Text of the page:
California received a much needed gift over the holiday season, a torrent of rain and snow to start off the winter. The positive results were clear when the first snow survey of the season, on January 2, found the Sierra snowpack at 34 percent above average for the date. While it seemed to be a good sign at the time, the early deluge of precipitation also stood to highlight all that is wrong in California’s water system.
Exaggerations rarely stand the test of time. Eventually, the truth wins out as additional light is shed on major policy issues. A number of in-Delta farmers have been up in arms about a proposed plan to move water export intakes for the federal and state water projects to north of the Delta, claiming that it would cause an intrusion of saltwater that would impair irrigation water supplies. But according to a recent report by the U.C. Davis Center on Watershed Sciences, this claim doesn’t appear to ‘hold any water.’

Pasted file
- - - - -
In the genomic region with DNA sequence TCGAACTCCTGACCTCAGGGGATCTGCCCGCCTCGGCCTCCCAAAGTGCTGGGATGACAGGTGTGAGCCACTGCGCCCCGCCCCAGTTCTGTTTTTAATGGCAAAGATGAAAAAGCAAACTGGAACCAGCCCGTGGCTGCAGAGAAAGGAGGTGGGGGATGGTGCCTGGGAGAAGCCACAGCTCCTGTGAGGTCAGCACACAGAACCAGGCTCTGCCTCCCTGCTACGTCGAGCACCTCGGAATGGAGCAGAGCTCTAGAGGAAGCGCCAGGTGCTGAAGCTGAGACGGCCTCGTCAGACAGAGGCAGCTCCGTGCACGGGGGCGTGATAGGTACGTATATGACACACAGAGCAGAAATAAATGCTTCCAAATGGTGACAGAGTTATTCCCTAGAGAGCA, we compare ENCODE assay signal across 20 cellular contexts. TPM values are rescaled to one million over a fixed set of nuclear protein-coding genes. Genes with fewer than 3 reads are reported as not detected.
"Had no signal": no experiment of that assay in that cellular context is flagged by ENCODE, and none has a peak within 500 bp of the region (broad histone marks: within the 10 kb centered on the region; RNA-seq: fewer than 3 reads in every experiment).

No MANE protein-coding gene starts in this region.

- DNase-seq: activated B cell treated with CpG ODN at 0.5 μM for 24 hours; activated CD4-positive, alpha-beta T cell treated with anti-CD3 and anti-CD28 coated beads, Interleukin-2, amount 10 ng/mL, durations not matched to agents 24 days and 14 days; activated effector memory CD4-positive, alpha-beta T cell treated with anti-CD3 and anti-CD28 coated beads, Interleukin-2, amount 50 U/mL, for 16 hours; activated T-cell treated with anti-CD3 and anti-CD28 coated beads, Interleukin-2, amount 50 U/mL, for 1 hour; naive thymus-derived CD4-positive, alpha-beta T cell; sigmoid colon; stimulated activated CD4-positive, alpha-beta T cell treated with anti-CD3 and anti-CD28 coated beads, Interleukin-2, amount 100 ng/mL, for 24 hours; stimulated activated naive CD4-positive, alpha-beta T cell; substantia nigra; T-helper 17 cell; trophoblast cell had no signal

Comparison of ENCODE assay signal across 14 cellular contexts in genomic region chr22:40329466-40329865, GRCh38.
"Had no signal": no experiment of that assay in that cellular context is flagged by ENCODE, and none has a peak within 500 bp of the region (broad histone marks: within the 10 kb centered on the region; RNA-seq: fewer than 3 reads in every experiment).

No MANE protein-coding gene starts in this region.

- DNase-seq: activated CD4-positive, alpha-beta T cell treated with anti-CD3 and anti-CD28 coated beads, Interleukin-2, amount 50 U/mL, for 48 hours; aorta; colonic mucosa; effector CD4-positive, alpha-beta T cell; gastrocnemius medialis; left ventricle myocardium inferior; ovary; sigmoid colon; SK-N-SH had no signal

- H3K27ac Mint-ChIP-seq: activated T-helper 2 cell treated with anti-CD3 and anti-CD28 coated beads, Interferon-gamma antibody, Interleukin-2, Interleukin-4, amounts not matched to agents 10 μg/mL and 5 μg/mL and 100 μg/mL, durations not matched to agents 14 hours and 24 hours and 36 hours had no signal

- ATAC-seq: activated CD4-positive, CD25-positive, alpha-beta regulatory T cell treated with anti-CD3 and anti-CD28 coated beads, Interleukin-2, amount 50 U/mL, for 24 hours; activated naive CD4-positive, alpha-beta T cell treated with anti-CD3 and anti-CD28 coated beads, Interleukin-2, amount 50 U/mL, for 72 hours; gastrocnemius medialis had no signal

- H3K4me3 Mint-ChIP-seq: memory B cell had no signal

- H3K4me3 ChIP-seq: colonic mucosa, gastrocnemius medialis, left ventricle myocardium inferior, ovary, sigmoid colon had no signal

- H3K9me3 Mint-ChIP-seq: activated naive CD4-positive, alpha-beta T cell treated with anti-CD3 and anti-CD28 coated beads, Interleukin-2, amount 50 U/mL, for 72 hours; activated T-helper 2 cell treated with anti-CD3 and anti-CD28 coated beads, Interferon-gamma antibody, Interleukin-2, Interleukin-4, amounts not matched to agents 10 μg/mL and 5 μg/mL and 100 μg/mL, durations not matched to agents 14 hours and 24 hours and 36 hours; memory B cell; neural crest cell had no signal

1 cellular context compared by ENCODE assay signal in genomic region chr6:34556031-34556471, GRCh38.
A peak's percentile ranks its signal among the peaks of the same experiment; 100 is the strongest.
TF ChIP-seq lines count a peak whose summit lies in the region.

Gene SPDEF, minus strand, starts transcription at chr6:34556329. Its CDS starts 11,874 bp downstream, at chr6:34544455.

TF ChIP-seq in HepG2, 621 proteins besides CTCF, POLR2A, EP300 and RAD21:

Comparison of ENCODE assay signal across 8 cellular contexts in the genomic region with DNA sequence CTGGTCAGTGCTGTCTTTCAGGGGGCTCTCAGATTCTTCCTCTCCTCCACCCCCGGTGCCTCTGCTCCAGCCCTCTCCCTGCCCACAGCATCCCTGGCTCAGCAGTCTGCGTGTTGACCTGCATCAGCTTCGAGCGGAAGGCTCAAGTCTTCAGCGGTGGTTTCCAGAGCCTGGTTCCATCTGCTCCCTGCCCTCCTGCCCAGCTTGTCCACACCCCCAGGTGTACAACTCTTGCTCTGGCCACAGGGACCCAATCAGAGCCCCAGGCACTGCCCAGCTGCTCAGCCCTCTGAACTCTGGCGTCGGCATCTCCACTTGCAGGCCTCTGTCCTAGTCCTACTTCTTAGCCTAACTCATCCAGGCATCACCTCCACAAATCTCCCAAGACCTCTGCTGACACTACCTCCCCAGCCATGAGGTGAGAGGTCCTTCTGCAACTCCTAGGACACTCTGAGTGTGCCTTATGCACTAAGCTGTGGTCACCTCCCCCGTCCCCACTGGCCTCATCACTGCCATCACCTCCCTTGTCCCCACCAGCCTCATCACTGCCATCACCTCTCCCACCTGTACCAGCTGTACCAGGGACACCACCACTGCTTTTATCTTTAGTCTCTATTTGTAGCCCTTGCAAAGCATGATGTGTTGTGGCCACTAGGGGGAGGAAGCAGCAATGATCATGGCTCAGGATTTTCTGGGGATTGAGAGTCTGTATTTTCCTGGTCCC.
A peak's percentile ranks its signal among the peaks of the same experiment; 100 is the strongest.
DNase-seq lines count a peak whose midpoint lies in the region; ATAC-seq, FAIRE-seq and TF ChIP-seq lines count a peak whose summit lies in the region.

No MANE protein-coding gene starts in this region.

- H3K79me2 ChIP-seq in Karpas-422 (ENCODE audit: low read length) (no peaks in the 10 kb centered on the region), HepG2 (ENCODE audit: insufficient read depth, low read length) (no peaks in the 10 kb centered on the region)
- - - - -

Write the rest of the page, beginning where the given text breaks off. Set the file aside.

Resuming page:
California’s unpredictable weather patterns may have already returned the state to drought conditions. As the Sacramento Bee’s Matt Weiser reported: Indeed, drought conditions have worsened across California compared to one year ago, and are expected to get more severe through December. Sixty-nine percent of California is now considered to be in moderate drought conditions, according to the National Drought Mitigation Center. One year ago, none of the state was in that condition.